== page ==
Other Conditions of the Chest Wall

Chest wall anomalies include a broad spectrum of congenital anomalies. All of these deformities should be evaluated by a pediatric surgeon. Some may require immediate repair, while others may simply need to be observed over time. At Stanford Children’s Health, we are known for treating rare chest wall deformities. The following are some of the other conditions we treat:

Poland syndrome

This rare syndrome affects approximately 1 in 30,000 births. The following are some abnormalities it may include:

  • Absence of part or all of the muscles of the chest wall (pectoralis major, pectoralis minor, serratus anterior, rectus abdominus, latissimus dorsi).
  • Absence of breast tissue or nipple deformities.
  • Fusion (syndactyly) or shortening (brachydactyly) of the fingers and toes.
  • Absent axillary hair and limited fat layer under the skin.

Slipping rib syndrome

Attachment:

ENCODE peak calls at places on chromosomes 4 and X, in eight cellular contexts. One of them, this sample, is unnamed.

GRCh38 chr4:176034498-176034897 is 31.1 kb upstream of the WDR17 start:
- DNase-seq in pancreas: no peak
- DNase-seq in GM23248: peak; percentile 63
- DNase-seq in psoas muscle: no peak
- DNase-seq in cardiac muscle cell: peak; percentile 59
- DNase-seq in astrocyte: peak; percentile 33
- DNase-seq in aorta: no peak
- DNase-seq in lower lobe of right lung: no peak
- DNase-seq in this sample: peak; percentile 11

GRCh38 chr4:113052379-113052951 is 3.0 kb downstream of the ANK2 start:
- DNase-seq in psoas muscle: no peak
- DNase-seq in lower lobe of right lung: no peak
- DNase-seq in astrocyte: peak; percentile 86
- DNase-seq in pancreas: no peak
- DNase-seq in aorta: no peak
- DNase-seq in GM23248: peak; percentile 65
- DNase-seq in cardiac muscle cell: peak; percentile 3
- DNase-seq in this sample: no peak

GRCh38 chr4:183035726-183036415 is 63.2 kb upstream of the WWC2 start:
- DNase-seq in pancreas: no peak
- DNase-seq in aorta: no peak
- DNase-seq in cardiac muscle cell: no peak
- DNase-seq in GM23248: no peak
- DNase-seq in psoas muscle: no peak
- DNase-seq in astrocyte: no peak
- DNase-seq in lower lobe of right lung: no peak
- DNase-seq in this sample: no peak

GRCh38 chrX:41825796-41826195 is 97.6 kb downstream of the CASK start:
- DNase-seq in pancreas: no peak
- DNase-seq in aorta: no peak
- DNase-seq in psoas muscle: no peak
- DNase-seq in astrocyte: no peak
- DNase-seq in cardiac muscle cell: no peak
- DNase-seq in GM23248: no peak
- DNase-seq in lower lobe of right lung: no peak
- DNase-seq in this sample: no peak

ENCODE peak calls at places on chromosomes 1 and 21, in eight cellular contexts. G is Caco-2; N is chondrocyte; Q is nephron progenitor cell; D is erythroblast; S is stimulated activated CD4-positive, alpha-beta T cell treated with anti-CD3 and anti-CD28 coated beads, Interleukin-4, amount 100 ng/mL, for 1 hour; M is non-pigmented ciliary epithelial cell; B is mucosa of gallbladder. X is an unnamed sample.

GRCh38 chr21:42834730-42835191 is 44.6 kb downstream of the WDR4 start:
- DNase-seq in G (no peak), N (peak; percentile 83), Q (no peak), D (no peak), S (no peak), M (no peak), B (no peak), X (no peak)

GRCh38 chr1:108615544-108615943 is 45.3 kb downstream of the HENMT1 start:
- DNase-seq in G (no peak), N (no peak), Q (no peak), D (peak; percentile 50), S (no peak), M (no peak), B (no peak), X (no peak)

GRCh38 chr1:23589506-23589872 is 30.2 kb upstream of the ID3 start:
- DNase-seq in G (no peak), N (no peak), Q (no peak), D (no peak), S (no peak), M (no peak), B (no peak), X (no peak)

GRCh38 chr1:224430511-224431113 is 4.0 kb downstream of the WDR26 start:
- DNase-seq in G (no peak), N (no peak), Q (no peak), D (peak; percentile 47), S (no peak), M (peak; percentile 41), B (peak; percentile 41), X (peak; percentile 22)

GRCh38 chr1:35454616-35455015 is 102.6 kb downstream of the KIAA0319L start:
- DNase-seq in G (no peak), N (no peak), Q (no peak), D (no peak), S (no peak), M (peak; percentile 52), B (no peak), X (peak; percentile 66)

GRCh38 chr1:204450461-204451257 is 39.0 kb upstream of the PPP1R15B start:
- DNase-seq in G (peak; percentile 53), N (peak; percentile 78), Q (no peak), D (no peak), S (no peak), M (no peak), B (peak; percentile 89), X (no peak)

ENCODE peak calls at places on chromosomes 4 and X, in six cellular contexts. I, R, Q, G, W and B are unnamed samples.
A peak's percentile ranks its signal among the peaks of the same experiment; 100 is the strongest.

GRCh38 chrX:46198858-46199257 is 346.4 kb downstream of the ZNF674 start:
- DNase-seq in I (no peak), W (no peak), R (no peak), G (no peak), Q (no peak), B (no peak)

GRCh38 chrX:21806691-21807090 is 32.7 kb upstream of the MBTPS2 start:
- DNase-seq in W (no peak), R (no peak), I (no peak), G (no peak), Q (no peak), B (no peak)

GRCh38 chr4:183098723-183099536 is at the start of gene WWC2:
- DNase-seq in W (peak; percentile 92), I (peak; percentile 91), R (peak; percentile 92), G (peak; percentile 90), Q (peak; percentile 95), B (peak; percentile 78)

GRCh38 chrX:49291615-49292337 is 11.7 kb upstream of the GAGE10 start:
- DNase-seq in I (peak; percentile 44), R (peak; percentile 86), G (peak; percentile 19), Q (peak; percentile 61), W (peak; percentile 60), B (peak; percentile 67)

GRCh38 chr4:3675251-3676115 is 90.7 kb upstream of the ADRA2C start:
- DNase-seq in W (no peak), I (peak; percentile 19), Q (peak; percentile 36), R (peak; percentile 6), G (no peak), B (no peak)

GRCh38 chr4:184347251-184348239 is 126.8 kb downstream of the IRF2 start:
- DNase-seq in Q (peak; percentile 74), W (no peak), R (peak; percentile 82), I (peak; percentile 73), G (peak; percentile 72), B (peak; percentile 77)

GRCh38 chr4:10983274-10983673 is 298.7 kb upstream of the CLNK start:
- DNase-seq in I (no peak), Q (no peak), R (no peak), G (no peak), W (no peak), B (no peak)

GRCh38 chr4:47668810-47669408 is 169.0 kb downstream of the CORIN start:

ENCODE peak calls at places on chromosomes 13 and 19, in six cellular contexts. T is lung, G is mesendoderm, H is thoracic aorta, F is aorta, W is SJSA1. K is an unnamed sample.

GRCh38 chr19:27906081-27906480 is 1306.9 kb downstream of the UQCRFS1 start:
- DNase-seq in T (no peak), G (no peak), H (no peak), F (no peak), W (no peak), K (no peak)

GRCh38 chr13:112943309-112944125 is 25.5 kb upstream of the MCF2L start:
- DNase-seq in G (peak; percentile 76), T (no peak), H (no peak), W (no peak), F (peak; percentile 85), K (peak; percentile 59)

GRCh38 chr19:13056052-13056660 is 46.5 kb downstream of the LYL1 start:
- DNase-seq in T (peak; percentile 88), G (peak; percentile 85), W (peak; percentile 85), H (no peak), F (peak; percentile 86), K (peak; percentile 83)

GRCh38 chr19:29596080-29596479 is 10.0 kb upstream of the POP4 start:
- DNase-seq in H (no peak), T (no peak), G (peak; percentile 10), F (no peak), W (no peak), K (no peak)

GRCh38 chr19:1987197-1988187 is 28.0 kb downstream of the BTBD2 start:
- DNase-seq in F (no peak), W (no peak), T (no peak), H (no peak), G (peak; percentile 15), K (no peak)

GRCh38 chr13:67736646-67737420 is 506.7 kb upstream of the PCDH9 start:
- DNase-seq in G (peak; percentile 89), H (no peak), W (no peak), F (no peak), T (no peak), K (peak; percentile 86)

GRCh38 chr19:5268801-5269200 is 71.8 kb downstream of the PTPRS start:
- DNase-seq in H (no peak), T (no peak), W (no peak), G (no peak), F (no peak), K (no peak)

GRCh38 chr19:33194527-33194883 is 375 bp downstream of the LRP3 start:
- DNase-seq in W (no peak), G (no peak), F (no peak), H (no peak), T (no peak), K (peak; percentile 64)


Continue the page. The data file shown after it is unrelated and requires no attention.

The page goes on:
Slipping rib, also called “clicking rib” or “painful rib syndrome,” occurs when ribs in the lower chest slip or move. Symptoms vary, but some children feel a sharp pain followed by a dull ache. Diagnosis is mostly clinical, and treatment often includes exercises, home remedies, or surgery in rare cases.

Sternal cleft

This rare deformity can be associated with congenital cardiac defects and defects of the abdominal wall. A sternal cleft is a gap in the sternum (breastbone) that can span part or the entire length of the bone. The gap in the sternum may impair breathing. It can also result in decreased protection of the underlying organs, such as the heart and lungs.